Dendritic cells (DC) are specialized immune cells that help develop immune responses (B and T cells) against pathogens/microbes and cancer. DCs can be used as therapy. DCs can be taken out of the body, modified to recognize cancer cells, and once re-injected, can improve immune responses (B and T cells) against cancer. Small clinical trials have demonstrated that DC vaccines are safe and can lead to improved immune responses against cancer, however, the two large clinical trials had mixed results. This is probably because there is not enough known about how to make the best DCs that will be most effective against cancer. Our own clinical trial that compares DCs with a widely-used vaccine adjuvant showed that the vaccine adjuvant was better in stimulating immune responses against melanoma, a type of skin cancer. A promising new strategy to help DCs is by activating specialized proteins found on DCs called Toll-like receptors (TLR). TLRs are a type of pattern recognition receptor (PRR) and recognize molecules that are broadly shared by pathogens/microbes, referred to as pathogen-associated molecular patterns (PAMPs). Activation of TLRs on DC leads to enhancement of the ability of DCs to stimulate effective immune responses. Our own studies showed that activation of TLRs stimulate immune responses in patients with melanoma. We believe that activating these TLRs on DCs will be an important step in generating the best DCs to stimulate immune responses against melanoma that is effective. We propose several projects with the goal of improving DC vaccines that stimulate effective immune responses against cancer. In Project 1, we will study the effects of activating TLRs using animals that have melanoma. Our lab showed that DCs and other immune cells inside the body would need to cooperate with the DC vaccine in order to activate immune responses. We will activate TLRs on the DC vaccines as well as TLRs on other immune cells inside the body to see its effects on the cancer cells inside the animals. There are different TLRs found on DCs and activation of each leads to different effects. As part of Project 2, we will evaluate the effects of activating the different TLRs on DCs and also use different antibodies, known to enhance DC function, to see if we can improve immune responses. Finally, in Project 3, we propose a clinical trial based on knowledge we have gained from our studies in Projects 1 and 2. Patients in the clinical trial will receive a DC vaccine injection that is activated using TLRs followed by another injection of proteins that activates TLRs on DCs and other immune cells in the body. We will look to see if we can enhance immune responses in patients with melanoma. We will work with researchers and clinicians at NYU Langone Medical Center, Memorial Sloan Kettering Cancer Center, and the Ludwig Institute of Cancer Research to meet the ultimate goal of improving DC vaccines.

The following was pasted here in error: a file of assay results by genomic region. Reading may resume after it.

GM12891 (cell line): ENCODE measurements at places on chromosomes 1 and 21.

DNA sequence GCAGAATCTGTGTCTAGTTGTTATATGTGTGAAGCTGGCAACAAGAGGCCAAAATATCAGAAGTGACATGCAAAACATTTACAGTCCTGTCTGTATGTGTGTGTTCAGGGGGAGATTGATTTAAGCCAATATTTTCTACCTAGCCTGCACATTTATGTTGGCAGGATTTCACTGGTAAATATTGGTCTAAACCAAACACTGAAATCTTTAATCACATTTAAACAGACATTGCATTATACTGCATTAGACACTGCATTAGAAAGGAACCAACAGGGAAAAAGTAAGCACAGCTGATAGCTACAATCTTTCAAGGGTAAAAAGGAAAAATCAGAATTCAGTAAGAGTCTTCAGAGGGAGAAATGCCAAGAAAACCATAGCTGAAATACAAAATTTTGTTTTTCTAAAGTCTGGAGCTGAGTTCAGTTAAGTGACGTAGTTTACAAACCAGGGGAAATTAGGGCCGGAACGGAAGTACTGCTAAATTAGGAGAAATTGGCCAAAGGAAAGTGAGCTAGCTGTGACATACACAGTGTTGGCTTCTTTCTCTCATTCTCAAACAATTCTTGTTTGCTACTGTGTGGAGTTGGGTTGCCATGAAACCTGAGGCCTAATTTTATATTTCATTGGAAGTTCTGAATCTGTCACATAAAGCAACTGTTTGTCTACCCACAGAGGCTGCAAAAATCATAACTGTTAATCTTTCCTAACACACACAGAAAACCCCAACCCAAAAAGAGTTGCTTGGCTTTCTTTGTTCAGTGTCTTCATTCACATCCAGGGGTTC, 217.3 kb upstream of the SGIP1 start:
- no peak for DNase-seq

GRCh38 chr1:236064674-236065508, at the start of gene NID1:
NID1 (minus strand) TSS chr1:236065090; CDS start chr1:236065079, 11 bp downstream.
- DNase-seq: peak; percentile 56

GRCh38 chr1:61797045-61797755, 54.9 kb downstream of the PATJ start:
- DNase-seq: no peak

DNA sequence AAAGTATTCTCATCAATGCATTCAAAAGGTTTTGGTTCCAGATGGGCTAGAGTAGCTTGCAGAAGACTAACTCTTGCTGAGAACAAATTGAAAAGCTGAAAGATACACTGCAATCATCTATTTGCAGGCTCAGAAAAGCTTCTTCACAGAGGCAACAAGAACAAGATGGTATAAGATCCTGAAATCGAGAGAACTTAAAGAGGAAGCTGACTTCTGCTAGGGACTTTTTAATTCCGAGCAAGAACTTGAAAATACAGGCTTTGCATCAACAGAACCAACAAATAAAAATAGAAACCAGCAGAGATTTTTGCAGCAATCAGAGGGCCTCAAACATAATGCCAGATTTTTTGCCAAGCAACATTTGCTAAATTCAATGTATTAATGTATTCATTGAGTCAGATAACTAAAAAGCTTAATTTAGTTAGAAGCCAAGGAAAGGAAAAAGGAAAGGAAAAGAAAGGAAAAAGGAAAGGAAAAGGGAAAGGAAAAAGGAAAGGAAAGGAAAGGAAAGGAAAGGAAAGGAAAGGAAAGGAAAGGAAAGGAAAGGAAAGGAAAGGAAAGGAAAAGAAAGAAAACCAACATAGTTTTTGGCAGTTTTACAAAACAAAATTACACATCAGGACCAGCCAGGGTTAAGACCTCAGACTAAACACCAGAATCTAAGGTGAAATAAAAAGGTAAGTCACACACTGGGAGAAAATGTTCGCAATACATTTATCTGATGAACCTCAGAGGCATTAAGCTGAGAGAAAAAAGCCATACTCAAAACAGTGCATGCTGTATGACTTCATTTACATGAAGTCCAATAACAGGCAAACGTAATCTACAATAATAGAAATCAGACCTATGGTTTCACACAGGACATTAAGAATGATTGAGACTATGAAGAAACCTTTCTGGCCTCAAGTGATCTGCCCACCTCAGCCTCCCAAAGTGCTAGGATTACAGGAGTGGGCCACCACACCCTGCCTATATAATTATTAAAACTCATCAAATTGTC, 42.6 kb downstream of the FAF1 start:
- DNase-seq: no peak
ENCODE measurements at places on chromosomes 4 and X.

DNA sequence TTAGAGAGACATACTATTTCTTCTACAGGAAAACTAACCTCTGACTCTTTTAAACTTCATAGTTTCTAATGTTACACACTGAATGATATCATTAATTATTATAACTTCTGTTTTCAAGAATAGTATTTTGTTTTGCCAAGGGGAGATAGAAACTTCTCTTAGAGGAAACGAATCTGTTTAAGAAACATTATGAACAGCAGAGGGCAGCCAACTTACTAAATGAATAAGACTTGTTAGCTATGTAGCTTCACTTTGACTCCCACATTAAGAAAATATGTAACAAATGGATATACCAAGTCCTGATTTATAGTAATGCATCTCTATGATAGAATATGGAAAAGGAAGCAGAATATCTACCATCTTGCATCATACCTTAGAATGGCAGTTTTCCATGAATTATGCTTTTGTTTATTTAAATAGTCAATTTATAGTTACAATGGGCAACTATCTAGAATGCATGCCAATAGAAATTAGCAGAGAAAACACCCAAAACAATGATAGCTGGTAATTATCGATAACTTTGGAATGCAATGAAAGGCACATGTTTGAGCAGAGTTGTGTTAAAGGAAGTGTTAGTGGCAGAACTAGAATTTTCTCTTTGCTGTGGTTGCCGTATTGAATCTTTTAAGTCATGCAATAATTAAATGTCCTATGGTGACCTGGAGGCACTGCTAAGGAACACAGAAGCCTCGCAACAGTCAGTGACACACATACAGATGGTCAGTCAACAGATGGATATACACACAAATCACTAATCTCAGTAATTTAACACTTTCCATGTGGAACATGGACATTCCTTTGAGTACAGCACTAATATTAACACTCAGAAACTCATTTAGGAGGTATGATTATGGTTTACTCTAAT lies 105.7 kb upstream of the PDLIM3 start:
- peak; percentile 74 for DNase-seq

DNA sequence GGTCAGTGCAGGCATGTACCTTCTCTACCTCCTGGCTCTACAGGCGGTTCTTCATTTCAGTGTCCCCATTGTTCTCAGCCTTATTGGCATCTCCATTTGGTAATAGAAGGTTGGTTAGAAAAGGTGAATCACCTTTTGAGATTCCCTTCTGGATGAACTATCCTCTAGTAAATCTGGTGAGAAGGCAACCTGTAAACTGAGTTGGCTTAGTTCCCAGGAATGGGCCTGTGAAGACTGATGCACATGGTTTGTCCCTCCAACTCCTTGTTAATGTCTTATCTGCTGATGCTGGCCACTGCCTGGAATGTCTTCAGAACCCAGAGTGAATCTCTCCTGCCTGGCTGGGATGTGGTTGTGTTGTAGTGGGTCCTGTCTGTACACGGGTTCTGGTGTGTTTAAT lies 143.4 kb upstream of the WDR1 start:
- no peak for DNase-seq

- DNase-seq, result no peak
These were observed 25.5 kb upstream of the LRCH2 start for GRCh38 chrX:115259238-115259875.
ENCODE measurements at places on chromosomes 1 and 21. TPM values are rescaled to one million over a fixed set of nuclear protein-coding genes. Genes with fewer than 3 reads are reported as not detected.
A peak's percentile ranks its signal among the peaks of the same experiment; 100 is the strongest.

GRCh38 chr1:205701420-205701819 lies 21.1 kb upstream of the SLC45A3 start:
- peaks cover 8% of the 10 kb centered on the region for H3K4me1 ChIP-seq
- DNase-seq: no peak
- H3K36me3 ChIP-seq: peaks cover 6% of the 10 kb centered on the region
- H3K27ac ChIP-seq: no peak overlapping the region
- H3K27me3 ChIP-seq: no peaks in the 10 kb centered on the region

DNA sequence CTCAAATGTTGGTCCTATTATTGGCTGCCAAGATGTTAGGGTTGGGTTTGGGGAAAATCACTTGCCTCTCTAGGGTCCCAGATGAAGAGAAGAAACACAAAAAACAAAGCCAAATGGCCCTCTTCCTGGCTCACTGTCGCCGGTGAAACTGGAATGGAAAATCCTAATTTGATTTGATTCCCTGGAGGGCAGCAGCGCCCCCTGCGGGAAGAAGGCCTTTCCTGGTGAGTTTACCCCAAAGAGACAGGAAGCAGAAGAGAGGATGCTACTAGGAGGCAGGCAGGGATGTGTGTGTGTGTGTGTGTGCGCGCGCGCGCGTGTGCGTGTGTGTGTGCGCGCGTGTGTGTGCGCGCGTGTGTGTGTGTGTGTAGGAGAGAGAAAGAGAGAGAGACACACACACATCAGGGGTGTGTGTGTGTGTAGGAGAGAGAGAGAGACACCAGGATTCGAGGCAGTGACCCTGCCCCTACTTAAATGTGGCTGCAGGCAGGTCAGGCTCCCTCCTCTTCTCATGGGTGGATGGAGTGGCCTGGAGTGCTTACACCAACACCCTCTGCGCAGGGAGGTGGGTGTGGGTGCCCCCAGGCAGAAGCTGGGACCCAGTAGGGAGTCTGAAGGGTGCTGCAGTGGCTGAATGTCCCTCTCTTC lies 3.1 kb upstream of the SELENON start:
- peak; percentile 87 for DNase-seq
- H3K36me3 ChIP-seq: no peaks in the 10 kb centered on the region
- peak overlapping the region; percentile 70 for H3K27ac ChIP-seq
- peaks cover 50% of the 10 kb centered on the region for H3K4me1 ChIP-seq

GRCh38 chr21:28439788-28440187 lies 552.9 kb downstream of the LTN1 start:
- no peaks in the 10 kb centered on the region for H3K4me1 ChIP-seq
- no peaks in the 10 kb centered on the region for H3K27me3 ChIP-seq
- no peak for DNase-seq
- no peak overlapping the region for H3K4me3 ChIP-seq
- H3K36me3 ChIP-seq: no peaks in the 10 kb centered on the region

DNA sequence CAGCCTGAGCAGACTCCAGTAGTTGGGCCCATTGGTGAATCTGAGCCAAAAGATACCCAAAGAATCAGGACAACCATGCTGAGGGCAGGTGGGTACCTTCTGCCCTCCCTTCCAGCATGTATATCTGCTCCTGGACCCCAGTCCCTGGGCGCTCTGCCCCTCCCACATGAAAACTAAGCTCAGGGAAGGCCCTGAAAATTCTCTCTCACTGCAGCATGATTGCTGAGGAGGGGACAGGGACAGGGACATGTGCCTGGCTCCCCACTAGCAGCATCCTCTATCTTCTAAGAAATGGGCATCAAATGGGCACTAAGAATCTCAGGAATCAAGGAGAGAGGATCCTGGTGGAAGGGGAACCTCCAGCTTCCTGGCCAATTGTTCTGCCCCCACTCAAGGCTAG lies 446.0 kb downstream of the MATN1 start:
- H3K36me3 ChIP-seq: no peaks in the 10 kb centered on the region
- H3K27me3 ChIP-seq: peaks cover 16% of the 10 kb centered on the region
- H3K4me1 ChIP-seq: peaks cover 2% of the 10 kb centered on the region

|Effective start/end date||1/01/10 → …|
- Melanoma Research Alliance
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